Published By Credit Suite at November 30th, 2015
The SBA has a great loan program called The Microloan Program. Although the name is Micro, the benefits to you can be huge. So, consider micro money for your business.
The Microloan Program provides small, short-term loans to small businesses. Micro loans can provide you working capital and fulfill other purposes when you need money the most.
Some of the common uses for Micro loans include:
Terms, Interest Rates, and Fees and loan terms vary. So this is based on the size of the loan, and the planned use of funds. And it is also from the requirements of the intermediary lender, and the needs of the small business borrower.
Whether you just need micro money or a lot more, your business has got to be fundable.
So, what does it mean when we talk about fundability? What does it mean when we state a business is fundable? This fundable interpretation should get you thinking of your corporation – and corporate credit in a whole new light.
Let’s get that fundable definition out of the way from the very start.
Fundable: of or capable of being funded; deserving of being funded.
Yet what is the fundable definition in our context?
Here, the fundable definition is just a little bit different.
Being fundable likewise implies – able to be funded by a lender or a credit provider.
So here, we are looking more at what credit issuers and lenders wish to see. But let’s step back for a moment.
You’re a company owner. And like every other company owner, since the beginning of time, your business needs cash. This is the case even if you just need micro money.
But lenders and credit providers aren’t simply going to hand over cash. Instead, they want to see if your company is a good credit risk. They want to know that you can pay them back.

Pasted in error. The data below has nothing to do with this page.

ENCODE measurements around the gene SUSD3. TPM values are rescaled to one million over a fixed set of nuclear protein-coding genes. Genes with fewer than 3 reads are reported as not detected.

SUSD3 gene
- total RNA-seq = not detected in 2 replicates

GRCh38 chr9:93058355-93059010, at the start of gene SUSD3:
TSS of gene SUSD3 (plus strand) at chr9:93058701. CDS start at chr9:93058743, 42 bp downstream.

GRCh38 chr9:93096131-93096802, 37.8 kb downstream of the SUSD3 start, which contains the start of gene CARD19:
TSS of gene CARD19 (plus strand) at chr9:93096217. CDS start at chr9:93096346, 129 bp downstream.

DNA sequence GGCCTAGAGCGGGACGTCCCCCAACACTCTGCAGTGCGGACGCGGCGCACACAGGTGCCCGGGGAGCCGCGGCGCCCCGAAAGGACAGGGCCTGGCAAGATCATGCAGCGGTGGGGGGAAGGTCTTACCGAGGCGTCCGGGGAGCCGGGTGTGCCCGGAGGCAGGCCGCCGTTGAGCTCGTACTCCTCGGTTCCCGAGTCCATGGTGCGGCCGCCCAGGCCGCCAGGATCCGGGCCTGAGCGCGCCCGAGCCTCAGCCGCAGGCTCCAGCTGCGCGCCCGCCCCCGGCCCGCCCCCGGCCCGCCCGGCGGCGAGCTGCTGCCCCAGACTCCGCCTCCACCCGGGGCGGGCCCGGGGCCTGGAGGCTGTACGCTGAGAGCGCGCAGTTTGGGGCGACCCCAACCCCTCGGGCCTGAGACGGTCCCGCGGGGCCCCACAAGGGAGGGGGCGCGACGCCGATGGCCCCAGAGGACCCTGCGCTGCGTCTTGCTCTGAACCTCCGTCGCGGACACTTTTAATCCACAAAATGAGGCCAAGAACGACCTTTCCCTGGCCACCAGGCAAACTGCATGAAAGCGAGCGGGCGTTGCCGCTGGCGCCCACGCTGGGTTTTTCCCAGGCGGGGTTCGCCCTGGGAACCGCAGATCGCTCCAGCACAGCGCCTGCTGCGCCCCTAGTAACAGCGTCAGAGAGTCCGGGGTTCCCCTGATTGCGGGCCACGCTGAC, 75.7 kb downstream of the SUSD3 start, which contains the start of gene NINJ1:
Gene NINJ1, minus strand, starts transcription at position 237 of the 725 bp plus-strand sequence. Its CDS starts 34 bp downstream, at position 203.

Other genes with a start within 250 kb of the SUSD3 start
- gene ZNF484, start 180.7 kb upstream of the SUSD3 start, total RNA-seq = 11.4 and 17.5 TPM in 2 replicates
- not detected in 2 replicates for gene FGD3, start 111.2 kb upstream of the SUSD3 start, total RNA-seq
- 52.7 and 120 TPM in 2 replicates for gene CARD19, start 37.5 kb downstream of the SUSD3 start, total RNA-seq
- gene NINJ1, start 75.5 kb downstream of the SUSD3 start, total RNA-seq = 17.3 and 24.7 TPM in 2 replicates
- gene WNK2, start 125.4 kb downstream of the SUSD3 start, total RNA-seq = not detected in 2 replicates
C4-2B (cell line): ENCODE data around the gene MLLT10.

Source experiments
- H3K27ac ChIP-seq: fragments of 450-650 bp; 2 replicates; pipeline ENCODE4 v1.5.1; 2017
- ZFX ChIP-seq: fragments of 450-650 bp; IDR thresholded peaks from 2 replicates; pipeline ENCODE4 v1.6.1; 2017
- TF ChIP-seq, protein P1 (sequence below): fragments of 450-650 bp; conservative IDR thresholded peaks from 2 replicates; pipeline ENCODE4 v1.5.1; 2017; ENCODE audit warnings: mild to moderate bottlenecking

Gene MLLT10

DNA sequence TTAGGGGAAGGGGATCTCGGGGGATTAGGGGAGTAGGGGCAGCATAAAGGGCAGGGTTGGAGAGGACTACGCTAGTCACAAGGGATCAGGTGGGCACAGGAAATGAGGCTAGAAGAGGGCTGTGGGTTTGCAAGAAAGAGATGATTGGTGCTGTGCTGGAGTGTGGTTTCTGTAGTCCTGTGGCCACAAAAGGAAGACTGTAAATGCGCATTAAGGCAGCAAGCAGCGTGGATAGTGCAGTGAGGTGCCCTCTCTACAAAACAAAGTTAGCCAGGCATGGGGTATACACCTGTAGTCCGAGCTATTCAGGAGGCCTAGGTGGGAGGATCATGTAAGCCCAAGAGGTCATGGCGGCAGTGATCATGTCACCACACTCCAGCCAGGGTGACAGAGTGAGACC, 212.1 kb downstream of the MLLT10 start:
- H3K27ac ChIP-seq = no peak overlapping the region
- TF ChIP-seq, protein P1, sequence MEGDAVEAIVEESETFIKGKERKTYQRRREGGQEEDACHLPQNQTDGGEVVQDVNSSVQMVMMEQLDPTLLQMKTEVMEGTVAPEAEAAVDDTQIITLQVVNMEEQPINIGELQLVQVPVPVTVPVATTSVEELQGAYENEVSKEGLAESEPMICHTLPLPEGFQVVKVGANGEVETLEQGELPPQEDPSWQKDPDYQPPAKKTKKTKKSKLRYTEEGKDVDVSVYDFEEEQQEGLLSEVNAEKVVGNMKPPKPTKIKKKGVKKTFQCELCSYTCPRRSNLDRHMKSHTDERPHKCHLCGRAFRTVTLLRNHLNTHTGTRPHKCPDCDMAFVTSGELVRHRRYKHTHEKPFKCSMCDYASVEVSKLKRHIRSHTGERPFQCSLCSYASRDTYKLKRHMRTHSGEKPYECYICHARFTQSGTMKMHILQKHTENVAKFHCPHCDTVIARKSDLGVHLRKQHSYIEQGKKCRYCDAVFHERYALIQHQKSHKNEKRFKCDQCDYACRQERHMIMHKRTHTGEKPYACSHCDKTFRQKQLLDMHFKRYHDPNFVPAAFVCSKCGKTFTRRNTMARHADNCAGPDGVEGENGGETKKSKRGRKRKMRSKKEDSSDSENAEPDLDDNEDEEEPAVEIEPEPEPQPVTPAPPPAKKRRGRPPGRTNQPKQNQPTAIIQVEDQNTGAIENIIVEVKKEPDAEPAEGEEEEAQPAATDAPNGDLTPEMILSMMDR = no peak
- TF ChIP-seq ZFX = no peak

Complicating matters is the problem of fraud. Per a 2009 Experian report, “fraud-related costs for U. S. businesses are more than $50 billion annually. This figure may understate the extent of the problem, as estimates show that up to 30 percent of all bad-debt commercial losses are due to ‘soft’ fraud, which primarily occurs from material misrepresentation on an application. Combined with the fact that business fraud is estimated to be three to 10 times more profitable than consumer fraud, business fraud has become a growing concern for organizations.”
As a result of so much fraud, lenders and credit providers examine credit applications extremely thoroughly.
Basically, they are looking for all kinds of methods to tell you and your company no when you come to them for money. Their fundable definition includes the component of fitting their requirements for not being fraudsters. For banks and the like, business legitimacy makes all the difference in the world. No legitimacy, then no funds. It’s that simple.
As a result of their careful checks for fraud, lenders and credit providers are looking at several different aspects of your credit or loan application. They are taking a look at various elements of your firm, as well, and even at aspects of you, the owner’s existence.
Your goal is to alleviate their concerns of scams. And the way in which you do this is by removing every reason they could point to, to possibly say no to offering you cash.
Fundability begins with recognizing what lenders and credit providers are seeking. Then we’ll have a look at exactly how to most effectively achieve and supply what they want.
Fundability all starts with your industry.